The Browns aren’t done dealing with COVID-19.
A player was sent home Tuesday after testing positive and “a couple” of others were identified as close contacts, a league source confirmed to The Chronicle-Telegram.
Lindsay Jones of The Athletic reported “several” players were sent home after the positive result came back before on-field work began.
The Browns went ahead with the limited workout that had been scheduled to take the place of organized team activities.
Players are required under league protocols to get tested for the virus once a week in order to participate in the offseason program. Players who aren’t fully vaccinated must quarantine after exposure to someone with COVID.
Jones reported the close contacts include players who were between their two vaccination shots.
The league updated its policy earlier this month that people fully vaccinated are allowed to go without a mask, and coach Kevin Stefanski was quick to take his off when alerted of the change during rookie minicamp practice.
The Browns went through a series of COVID-related issues at the end of last season, including missing their top four wideouts for a loss to the New York Jets. Stefanski wasn’t allowed to attend the wild card playoff win in Pittsburgh after testing positive.
Owners Jimmy and Dee Haslam have encouraged everyone inside and outside the organization to get vaccinated, but the team and league can’t force players to do so.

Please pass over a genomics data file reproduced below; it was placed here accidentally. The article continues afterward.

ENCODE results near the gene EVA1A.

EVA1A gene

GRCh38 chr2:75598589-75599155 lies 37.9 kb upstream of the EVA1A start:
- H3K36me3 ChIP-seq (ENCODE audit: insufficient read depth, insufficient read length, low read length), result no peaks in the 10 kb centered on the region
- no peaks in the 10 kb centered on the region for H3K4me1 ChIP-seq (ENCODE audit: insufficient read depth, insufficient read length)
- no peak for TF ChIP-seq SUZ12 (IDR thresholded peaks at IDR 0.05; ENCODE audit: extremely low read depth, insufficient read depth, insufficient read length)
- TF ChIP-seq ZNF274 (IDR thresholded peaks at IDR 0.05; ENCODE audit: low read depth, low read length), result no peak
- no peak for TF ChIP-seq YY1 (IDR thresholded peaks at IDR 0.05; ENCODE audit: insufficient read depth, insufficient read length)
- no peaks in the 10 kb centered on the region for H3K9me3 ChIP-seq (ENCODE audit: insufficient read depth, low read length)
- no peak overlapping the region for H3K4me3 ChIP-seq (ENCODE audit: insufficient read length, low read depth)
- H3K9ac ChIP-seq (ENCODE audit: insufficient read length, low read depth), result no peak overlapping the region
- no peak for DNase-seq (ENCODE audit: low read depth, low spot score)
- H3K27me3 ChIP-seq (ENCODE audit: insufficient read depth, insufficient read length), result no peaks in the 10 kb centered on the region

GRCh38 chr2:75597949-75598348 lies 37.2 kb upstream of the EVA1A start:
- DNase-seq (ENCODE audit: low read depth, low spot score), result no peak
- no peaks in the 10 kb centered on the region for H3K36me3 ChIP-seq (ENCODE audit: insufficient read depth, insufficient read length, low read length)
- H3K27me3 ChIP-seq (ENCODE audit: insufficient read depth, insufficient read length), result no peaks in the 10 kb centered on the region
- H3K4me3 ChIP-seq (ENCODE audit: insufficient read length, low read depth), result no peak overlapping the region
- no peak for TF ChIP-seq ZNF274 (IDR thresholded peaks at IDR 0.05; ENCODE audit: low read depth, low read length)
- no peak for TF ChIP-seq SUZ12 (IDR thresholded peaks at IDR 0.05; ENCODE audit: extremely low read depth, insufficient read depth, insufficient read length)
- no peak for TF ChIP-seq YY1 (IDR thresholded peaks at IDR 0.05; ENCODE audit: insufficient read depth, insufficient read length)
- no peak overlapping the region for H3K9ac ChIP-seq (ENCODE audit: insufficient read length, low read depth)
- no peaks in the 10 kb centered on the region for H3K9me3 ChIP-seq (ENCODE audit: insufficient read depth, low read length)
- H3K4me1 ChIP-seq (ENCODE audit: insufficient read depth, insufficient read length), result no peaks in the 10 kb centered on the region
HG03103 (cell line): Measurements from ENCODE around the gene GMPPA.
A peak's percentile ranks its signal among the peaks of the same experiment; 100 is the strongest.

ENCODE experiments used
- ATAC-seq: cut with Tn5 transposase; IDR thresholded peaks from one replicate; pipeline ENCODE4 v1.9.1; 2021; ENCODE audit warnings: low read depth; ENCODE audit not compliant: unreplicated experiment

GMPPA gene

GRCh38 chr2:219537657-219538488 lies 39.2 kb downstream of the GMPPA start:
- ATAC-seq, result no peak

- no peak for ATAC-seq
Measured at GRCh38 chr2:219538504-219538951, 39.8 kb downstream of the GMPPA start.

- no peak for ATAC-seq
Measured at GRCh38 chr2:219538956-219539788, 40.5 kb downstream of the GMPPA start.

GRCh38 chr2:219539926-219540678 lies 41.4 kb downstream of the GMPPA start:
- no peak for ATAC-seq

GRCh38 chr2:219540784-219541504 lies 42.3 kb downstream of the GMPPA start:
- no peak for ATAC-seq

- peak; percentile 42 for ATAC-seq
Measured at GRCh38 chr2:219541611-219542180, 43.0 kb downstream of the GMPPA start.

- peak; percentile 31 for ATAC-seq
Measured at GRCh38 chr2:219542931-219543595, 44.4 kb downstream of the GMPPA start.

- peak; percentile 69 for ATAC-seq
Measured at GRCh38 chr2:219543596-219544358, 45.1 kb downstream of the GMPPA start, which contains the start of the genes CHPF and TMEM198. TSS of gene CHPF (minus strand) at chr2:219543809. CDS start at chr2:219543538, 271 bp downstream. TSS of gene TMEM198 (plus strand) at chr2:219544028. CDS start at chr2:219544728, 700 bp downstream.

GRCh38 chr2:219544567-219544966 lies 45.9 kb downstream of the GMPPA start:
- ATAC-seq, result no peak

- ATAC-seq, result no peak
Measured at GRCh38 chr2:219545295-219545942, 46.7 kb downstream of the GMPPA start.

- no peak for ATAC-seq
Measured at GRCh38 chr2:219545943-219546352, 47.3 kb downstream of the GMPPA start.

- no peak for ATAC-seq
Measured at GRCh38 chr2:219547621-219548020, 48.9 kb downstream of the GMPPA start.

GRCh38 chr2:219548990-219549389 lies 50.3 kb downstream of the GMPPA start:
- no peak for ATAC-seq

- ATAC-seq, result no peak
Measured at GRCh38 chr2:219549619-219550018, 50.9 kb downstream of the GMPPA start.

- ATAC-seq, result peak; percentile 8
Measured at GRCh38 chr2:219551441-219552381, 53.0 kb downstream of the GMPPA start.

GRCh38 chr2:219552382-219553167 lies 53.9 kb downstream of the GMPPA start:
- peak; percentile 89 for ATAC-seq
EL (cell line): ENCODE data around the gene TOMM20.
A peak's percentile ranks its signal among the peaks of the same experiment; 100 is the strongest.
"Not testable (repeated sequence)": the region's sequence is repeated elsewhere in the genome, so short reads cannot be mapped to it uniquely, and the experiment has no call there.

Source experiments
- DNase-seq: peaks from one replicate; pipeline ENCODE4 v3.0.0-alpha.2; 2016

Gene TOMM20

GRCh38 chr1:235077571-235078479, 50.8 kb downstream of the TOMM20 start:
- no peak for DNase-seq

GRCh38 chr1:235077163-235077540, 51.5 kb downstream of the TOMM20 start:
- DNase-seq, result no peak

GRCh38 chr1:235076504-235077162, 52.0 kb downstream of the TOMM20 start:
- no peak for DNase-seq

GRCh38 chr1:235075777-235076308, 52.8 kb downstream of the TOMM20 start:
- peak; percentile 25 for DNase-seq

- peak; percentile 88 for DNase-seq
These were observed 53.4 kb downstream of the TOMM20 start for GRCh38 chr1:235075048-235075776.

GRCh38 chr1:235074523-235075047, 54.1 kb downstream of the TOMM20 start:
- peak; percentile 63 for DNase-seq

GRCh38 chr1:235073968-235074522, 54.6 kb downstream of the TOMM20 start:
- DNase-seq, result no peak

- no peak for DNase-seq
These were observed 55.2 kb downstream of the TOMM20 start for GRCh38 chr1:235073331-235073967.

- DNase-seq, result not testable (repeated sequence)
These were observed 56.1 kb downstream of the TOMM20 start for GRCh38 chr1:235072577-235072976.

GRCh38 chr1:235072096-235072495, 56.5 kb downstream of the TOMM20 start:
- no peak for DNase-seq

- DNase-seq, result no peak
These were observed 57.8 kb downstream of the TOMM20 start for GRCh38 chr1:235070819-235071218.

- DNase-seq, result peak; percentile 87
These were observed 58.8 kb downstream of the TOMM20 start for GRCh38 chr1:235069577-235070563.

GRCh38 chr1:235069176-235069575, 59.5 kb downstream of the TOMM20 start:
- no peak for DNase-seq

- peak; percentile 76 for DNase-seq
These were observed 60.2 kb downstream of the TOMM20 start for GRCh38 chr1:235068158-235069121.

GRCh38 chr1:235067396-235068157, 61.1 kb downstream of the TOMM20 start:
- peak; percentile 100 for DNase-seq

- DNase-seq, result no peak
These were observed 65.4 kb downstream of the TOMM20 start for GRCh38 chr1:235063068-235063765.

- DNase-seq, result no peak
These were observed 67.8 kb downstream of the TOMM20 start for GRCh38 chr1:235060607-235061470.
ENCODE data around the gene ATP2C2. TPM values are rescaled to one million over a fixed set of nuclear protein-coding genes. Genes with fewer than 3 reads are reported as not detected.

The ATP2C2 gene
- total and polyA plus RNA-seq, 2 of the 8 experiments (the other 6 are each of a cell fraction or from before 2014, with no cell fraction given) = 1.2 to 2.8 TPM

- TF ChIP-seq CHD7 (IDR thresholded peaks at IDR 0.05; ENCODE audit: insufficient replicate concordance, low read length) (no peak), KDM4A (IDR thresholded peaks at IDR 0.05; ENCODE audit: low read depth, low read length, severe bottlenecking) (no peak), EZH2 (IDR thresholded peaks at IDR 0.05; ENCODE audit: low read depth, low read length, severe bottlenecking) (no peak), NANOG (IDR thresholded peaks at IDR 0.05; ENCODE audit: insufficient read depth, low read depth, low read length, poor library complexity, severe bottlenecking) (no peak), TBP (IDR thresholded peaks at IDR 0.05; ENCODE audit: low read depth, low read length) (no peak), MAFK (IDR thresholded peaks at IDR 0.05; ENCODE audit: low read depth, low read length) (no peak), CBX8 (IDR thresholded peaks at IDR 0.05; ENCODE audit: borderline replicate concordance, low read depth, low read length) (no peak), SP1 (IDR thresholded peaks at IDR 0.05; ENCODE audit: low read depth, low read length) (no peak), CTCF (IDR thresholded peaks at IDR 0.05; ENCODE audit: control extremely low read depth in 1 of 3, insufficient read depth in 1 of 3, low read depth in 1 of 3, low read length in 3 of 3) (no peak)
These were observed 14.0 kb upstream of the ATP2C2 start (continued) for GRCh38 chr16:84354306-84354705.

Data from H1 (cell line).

Due to a lack of attendance, the Browns aren’t holding OTAs this week as originally scheduled. The next phase of the voluntary offseason program started Tuesday, and while teams are allowed to hold full-speed, no-contact practices, the Browns will be limited this week to separate on-field work, a team spokesman said. Meetings will continue virtually as they’ve been for the last month.
Rookies remain in town following rookie minicamp earlier this month, and could be joined on the field by anyone who chooses to participate, including players rehabbing injuries.
The Browns players issued a statement in April that they’d exercise their collectively bargained right not to participate in in-person voluntary workouts at team headquarters. They could change their stance if they can agree with coaches on a reduction in the number and intensity of practices over the next few weeks.
OPEN FOR BUSINESS
NFL executive vice president of club business and league events Peter O’Reilly told teams the league expects fans to return to training camp this year. They were closed last year due to the pandemic.
The Browns are also one of 30 teams to have received approval for 100 percent capacity at games during the season.